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Peter RITCHIE

DaveHam9

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#1
Born :
Where Born :
Occupation : Soldier
Date Arrived :
Ship Arrived on :
Port Arrived :
Rank on Discharge : Private
Date of Army Enlistment : 16 July 1842
Where Enlisted Army :
Regimental # : 1901
Last Regiment Served : 11th Regiment
Regiment Enlisted from : 99th Regiment
Date Enlisted Mounted Police : 1 August 1845
Rank Mounted Police : Mounted Trooper
Date Discharge Mounted Police: November 1849
Regiment Re-Joined : 11th Regiment
Date Discharged Army :
Comments Mounted Police Discharge : Reduction in Troopers
Where Discharged : Sydney
Died :
Where Died / Buried
Parents Names :
Spouse's Name :
Date Married :
Where Married :
Spouse's Parents :
Born :
Where Born :
Occupation :
Date Arrived :
Ship Arrived on :
Died :
Where Died / Buried


Seeking any more details of Peter's army service.

Peter married in NSW in 1850 and died in northern NSW:

7103/1878 RITCHIE PETER - JESSIE - MANNING RIVER

Thanks,

Dave
 

DaveHam9

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Taken from HERE

During its early years, the 99th spent much of its time in the Pacific. The first detachments of the 99th Regiment arrived in Australia with transported convicts aboard the transport ship North Briton, destined for Tasmania, in 1842.[2] The rest of the 99th arrived on with successive shipments of convicts. The 99th rotated through various colonial posts during much of 1842 until being ordered to Sydney, Australia. However, the 99th soon earned an unsavory reputation, alienating the locals to such an extent that an additional regiment had to be assigned to Sydney. The 11th Regiment of Foots's principal job was keeping the men of the 99th under control.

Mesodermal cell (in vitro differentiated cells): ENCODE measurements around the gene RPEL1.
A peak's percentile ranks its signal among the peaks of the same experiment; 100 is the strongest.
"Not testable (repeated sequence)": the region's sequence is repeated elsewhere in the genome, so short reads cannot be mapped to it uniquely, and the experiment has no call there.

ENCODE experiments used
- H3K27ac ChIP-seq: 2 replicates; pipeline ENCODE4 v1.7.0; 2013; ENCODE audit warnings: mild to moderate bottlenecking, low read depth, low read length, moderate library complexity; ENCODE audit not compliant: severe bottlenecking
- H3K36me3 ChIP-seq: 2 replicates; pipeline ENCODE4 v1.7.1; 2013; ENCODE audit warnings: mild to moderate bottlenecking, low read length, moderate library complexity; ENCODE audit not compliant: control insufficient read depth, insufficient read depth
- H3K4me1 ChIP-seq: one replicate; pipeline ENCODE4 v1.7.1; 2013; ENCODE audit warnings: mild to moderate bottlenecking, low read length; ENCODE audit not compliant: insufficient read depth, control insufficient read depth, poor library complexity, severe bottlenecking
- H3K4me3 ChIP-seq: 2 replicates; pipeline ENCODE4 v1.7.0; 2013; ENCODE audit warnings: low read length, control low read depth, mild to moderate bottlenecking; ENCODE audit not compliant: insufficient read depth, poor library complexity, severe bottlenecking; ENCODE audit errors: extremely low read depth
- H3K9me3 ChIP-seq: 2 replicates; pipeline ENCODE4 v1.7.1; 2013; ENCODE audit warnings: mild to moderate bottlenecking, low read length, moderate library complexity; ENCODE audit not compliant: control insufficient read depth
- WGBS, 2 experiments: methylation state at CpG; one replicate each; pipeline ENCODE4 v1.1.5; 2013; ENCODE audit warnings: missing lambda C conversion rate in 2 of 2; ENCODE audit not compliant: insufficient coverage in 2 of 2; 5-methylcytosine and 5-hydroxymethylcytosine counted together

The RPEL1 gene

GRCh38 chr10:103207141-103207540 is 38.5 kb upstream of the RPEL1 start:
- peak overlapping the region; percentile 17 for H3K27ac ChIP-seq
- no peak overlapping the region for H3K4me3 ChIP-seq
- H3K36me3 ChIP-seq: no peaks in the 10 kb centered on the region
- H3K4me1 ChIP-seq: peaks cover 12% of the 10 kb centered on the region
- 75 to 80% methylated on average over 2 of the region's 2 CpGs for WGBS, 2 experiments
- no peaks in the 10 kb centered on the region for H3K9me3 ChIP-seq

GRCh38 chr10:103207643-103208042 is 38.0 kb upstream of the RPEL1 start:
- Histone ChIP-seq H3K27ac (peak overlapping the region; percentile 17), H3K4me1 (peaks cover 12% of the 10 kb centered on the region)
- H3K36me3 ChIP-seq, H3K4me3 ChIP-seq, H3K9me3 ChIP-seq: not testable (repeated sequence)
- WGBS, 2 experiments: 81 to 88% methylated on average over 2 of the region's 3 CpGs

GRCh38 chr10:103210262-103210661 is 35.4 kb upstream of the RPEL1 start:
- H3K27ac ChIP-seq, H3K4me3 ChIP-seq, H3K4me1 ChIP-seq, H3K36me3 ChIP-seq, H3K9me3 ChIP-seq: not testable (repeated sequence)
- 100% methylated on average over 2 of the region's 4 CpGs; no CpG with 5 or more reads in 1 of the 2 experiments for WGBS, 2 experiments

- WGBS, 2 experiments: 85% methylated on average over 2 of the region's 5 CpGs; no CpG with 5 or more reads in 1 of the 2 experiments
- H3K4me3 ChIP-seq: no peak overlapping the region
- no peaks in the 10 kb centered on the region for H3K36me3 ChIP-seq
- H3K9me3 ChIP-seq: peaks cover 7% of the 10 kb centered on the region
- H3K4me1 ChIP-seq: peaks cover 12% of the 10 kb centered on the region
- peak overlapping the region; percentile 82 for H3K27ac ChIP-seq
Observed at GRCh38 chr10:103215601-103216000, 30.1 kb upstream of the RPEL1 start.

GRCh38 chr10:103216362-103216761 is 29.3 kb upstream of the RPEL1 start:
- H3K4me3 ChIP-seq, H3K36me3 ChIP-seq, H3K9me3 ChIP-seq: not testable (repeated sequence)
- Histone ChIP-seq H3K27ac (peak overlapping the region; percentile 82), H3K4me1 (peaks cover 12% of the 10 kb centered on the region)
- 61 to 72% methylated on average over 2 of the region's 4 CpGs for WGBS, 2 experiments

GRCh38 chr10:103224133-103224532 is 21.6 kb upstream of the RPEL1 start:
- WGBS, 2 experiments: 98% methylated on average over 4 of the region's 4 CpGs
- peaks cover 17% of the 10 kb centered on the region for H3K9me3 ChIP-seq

ianto73

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#4
"Unsavoury reputations" was often given to a Regiment during my time in the Army. Also, the number of years a regiment was stationed abroad in countries like India, Afghanistan to name just two from my own regimental history, could have created some of that. Some things never change!:rolleyes:
 

ianto73

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#6
I noted that the 99th ended up in Africa for 1879 but were not involved with either Battle of Isandlwhana or the Defence of Rorke's Drift. Next Sunday, the 19th, The Annual Service for Rorke's Drift will be held at Brecon Cathedral and usually sees an attendance of 250/300 plus. Last year the snow came down big time so there were a lot less. Thanks for the information, I enjoyed reading it.
 

ianto73

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Without knowing age restrictions of the 19th century, 17 and a half was the age to enlist into 'man's' service in my day. There was boy service from the age of 16 but it needed parents signature to do so, again, I'm not sure, but think it unlikely this was in existence in those days. Mind you, children were working down the pits under the age of 17 at that time, and died in some major disasters. Also there are ample precedents of those joining up for WWI who lied about their ages. History is fascinating and being able to learn something new on this site every day is wonderful, .
 

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